Surprise! We saw bears

Newcomers learning to camp saw a black bear and her cubs. The bears were far away. They took pictures of the bears. Photo - Parks Canada

Newcomers learning to camp saw a black bear and her cubs. The bears were far away. They took pictures of the bears.
Photo – Parks Canada

LEVEL 2

Newcomers to Canada enjoy learning about camping and wildlife.

Last year we went camping. We camped in a national park.

We woke up very early. We went bird watching. We didn’t see any birds.

We saw a black bear and her cubs!

We were very surprised.

The bears were far away from us.

We were very quiet.

Read the story and do the exercise.


A baby black bear learns the ropes
Bear cubs and sow at watering hole

We took lots of photographs from a distance.

Then the bears walked back into the forest.

Now we have a great story to tell our friends and family.

Bears like to be alone.

Never go near a bear, especially a bear with cubs. Bears are dangerous.

Parks Canada protects bears.

Parks Canada helps newcomers learn how to camp.

Newcomers learning to camp are roasting marshmallows for s'mores over the campfire. photo - Parks Canada / Rob Buchanan

Newcomers learning to camp are roasting marshmallows for s’mores over the campfire.
photo – Parks Canada / Rob Buchanan

Learn-To camp is a program for new Canadians. They go camping.

National parks are a great place to see wildlife. Parks Canada plans activities to help people learn. They learn about wildlife and camping.

At Learn-To Camp we:

• play games
• learn new skills like how to set up a tent
• go hiking
• eat hotdogs and s’mores by a campfire
These two are setting up a tent. photo - Parks Canada / Rob Buchanan

These two are setting up a tent.
photo – Parks Canada / Rob Buchanan

Campers learn how to respect plants and animals.

It is important to understand what wild plants and animals need to be healthy and safe. We can help save these special places for our children to enjoy when they grow up.

Follow these tips:

  • always give wildlife space
  • never feed wildlife
Take only photographs, leave only footprints. photo - pixabay.com

Take only photographs, leave only footprints.
photo – pixabay.com

At our national parks we say “take only photographs, leave only footprints”. This means we try not to impact the environment or wildlife.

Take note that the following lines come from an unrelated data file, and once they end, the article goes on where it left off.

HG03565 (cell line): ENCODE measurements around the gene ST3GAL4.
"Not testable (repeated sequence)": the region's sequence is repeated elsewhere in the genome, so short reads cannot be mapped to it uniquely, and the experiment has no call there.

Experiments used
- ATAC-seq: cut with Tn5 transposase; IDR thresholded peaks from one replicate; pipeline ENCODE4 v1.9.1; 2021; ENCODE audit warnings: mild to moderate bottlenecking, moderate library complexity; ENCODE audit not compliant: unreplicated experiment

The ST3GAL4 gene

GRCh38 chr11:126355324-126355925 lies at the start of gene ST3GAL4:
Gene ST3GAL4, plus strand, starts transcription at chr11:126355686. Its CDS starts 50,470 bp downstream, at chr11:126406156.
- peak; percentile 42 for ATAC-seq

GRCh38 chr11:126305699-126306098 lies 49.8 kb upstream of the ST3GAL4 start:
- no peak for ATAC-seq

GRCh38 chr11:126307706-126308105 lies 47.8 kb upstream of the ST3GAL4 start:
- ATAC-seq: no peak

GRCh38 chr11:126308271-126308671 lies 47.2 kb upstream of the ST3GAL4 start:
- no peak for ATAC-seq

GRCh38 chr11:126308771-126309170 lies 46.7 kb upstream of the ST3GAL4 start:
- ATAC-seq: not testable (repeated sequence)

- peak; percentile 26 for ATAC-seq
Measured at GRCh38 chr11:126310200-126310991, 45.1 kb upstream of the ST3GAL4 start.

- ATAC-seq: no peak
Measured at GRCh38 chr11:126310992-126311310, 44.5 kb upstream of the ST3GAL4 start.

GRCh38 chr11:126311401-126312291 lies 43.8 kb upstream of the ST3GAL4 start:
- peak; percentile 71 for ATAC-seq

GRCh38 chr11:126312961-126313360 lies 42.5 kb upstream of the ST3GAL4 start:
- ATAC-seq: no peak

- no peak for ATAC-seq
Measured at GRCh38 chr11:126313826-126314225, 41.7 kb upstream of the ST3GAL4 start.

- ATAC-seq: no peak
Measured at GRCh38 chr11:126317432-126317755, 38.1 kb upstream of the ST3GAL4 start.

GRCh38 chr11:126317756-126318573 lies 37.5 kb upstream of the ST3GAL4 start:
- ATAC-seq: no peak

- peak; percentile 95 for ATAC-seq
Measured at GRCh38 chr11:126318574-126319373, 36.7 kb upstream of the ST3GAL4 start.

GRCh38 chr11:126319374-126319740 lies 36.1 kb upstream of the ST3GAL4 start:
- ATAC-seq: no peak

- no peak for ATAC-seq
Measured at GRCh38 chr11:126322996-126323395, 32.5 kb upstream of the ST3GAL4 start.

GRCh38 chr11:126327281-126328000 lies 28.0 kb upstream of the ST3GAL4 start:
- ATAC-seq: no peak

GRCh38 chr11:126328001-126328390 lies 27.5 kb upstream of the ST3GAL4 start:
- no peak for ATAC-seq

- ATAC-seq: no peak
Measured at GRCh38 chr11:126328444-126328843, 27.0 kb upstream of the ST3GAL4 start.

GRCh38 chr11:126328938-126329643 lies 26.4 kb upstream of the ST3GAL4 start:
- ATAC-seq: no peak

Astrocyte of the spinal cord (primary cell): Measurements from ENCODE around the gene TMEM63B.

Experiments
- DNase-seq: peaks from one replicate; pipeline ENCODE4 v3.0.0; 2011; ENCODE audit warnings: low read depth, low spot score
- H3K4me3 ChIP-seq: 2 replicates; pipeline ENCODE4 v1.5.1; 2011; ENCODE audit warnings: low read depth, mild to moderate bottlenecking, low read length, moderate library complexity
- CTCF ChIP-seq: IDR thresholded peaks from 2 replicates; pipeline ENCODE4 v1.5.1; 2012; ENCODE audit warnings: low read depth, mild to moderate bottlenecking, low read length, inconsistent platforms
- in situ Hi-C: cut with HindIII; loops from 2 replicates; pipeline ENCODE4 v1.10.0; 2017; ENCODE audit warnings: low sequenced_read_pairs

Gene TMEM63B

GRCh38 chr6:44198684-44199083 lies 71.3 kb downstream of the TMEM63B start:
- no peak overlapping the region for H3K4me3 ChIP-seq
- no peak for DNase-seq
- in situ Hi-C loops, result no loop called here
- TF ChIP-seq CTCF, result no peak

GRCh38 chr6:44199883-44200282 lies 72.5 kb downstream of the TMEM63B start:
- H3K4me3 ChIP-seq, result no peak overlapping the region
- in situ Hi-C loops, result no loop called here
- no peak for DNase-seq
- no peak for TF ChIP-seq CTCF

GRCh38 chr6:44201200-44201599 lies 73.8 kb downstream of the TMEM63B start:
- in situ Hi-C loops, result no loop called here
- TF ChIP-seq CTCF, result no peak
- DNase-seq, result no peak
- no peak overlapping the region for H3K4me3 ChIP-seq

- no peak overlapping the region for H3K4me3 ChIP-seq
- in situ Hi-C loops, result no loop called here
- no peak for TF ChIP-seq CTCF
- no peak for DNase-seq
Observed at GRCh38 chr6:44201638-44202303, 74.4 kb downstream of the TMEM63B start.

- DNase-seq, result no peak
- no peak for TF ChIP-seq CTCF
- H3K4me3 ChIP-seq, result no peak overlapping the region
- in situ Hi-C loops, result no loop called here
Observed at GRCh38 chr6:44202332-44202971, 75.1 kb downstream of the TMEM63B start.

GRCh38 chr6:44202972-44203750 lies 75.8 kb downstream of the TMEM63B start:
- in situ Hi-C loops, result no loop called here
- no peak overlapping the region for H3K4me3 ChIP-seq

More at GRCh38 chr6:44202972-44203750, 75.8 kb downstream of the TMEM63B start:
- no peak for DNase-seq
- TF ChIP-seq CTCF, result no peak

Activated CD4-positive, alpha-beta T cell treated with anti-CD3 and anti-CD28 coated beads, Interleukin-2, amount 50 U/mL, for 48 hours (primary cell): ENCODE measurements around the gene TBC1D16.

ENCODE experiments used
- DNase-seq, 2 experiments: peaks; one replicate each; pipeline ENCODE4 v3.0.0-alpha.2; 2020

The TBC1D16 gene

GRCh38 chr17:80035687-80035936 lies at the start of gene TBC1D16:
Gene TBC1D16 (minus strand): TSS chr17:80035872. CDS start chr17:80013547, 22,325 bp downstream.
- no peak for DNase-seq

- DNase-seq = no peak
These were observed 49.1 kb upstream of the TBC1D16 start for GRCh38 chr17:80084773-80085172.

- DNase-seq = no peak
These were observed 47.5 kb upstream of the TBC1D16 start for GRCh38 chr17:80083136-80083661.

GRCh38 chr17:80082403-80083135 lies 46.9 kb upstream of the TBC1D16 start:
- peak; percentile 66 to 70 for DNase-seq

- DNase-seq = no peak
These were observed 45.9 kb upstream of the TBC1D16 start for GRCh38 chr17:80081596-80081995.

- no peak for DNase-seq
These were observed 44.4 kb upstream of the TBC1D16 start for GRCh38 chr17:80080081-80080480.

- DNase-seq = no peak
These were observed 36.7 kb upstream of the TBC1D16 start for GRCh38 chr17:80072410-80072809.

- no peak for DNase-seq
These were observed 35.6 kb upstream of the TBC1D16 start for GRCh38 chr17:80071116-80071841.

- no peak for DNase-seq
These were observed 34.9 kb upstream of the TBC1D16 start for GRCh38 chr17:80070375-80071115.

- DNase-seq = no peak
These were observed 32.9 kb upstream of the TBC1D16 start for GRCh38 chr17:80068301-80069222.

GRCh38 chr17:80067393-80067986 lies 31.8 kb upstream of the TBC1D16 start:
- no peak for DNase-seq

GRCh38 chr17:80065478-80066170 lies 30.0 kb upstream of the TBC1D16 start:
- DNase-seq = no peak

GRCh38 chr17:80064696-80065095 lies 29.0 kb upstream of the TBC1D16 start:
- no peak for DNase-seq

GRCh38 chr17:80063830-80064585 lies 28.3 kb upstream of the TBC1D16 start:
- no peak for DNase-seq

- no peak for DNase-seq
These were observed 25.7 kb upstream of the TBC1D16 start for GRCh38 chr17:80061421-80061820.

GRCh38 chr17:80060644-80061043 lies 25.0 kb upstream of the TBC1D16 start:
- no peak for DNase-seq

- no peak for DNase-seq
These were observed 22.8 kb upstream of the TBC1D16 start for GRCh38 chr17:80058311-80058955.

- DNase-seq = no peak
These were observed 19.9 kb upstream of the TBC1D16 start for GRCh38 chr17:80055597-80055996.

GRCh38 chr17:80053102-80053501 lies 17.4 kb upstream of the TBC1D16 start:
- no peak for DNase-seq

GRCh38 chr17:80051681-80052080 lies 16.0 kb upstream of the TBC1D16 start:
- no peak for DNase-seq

Remember to bring your binoculars so you can safely view wildlife from a distance.

This young woman is using binoculars to look at wildlife. photo - pixabay.com

This young woman is using binoculars to look at wildlife.
photo – pixabay.com

We do not want to attract wildlife to our campsites.

It is not safe for wildlife to be in our campsites.

1. Always make sure to put food away after eating in a bear proof container.
2. Wash all the dishes.
3. Put all garbage into a bear-proof container.
4. Never bring food into the tent.
5. Never leave food alone at the picnic table.
6. Keep the campsite clean and tidy.
A woman is putting her food in a bear proof container. photo - Parks Canada / Nicole Gaboury

A woman is putting her food in a bear proof container.
photo – Parks Canada / Nicole Gaboury

What is a s’more?

A s’more is a tasty dessert. S’mores are easy to make over a campfire. They are called s’mores because you always want “some more.”

This man is holding a s'more. It's ready to eat. photo - Parks Canada / Rob Buchanan

This man is holding a s’more. It’s ready to eat.
photo – Parks Canada / Rob Buchanan

All you need are graham crackers, chocolate, marshmallows and a campfire.

Click on this link to find out how to make s’mores

Are you interested in learning to camp?

Click on these Parks Canada links to learn more about the Learn-to Camp program:
Learn-To Camp program
Where can I participate in Learn-To camp?
Learn about camping safely in wildlife areas
Find a national park in B.C.

Article and Teacher’s Notes contributed by Amy Clarke
Partnering and Engagement Officer
Mount Revelstoke & Glacier national parks
Parks Canada / Government of Canada

Agente des partenariats et de l’engagement
Parcs nationaux du Mont-Revelstoke et des Glaciers
Parcs Canada / Gouvernement du Canada

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